Introducing Toxicology into the Biochemistry Curricula: Using Cytochrome c (Cytc) Functionalities as a Model
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The electron transport chain (ETC) is a keystone topic of all biochemistry courses at the undergraduate level. Many ETC components, especially cytochrome c (Cytc), are also important to the field of toxicology. Unfortunately, many primarily undergraduate institutions (PUIs) are unable to offer dedicated toxicology courses and laboratories due to faculty expertise and/or enrollment requirements. In an effort to provide chemistry and biology undergraduates with toxicology perspective and experience, I have integrated Cytc toxicology, and its role in apoptosis, into my Biochemistry I and II curriculum. This approach fulfills two goals: 1) integration of toxicology concepts into the biochemistry curriculum and 2) validation of fundamental biochemistry principles through demonstration of “real world” relevance in the field of toxicology. These concepts include Cytc “leakage” to the cytosol, activation of the apoptotic signaling cascade, Cytc/membrane interactions, the modulation of apoptosis by Cytc phosphorylation, and chemical/environmental toxicants that activate this function of Cytc. I conclude with a discussion of student assessment in relation to this methodology. Overall, these materials provide biochemistry instructors with a primer to introduce toxicology concepts in the greater biochemistry curricula or a means for toxicology faculty to validate key biochemistry principles within their classroom.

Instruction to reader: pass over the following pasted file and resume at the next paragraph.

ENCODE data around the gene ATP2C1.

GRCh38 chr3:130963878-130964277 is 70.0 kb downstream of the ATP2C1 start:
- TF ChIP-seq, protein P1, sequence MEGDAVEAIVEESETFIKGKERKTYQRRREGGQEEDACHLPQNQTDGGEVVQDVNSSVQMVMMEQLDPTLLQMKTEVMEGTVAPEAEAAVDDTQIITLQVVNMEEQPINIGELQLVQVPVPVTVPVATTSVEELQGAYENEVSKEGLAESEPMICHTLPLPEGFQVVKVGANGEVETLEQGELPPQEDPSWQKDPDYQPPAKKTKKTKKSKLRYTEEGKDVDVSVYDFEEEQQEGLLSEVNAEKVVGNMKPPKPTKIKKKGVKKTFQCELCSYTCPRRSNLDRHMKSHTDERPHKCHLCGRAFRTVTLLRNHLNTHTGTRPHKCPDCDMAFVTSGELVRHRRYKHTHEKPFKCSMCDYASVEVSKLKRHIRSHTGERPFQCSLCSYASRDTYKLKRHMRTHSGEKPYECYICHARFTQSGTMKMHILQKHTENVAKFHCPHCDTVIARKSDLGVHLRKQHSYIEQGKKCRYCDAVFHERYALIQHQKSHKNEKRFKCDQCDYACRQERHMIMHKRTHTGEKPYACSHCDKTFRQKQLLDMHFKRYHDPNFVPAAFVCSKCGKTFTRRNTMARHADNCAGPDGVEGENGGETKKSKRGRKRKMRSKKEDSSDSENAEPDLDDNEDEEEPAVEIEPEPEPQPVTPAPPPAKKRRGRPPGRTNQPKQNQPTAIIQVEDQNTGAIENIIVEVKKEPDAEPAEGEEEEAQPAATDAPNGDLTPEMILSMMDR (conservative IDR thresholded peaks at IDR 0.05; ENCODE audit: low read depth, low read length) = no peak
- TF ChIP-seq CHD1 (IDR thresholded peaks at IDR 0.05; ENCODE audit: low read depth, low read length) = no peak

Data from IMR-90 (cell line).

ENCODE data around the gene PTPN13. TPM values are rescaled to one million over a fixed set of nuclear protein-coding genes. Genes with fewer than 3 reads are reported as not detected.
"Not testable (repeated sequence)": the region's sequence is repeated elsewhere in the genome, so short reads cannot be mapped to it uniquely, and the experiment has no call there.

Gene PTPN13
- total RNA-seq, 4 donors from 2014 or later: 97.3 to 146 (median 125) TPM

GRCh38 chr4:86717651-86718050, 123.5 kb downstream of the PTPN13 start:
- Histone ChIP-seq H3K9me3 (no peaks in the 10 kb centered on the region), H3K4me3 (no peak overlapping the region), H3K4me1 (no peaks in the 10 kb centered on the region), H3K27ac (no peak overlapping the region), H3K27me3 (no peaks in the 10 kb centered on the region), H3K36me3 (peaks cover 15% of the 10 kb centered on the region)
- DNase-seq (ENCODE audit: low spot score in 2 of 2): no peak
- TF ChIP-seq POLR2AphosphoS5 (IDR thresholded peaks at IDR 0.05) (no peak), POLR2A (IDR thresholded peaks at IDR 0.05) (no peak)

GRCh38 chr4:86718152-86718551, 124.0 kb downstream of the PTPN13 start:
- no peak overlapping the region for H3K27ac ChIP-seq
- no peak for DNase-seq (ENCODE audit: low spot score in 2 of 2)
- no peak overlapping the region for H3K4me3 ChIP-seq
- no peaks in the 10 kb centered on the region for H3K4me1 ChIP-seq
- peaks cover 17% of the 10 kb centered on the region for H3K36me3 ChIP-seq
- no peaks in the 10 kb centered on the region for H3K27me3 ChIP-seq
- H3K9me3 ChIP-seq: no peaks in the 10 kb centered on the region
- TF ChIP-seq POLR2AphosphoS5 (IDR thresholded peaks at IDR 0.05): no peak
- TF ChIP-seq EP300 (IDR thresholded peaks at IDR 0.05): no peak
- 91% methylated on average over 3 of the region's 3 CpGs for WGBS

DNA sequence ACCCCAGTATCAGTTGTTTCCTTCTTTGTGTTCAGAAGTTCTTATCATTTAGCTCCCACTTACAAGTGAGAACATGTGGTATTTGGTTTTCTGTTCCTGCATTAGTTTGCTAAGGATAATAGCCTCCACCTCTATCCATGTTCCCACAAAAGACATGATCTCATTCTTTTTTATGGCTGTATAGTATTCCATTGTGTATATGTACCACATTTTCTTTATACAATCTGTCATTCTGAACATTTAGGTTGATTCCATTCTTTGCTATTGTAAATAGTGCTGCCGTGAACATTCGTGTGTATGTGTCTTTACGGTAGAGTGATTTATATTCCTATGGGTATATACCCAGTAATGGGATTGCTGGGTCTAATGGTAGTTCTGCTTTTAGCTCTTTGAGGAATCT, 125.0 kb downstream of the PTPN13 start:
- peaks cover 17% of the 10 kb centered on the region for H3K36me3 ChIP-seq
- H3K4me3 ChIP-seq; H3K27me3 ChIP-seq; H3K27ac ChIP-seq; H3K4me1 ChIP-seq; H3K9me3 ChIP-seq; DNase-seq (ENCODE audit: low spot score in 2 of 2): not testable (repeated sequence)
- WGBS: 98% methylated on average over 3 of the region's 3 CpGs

Suggested CitationArticle: Borland, Michael, "Introducing Toxicology into the Biochemistry Curricula: Using Cytochrome c (Cytc) Functionalities as a Model", Journal of Toxicological Education 1 (2013): 54-65, https://hdl.handle.net/1912/6368
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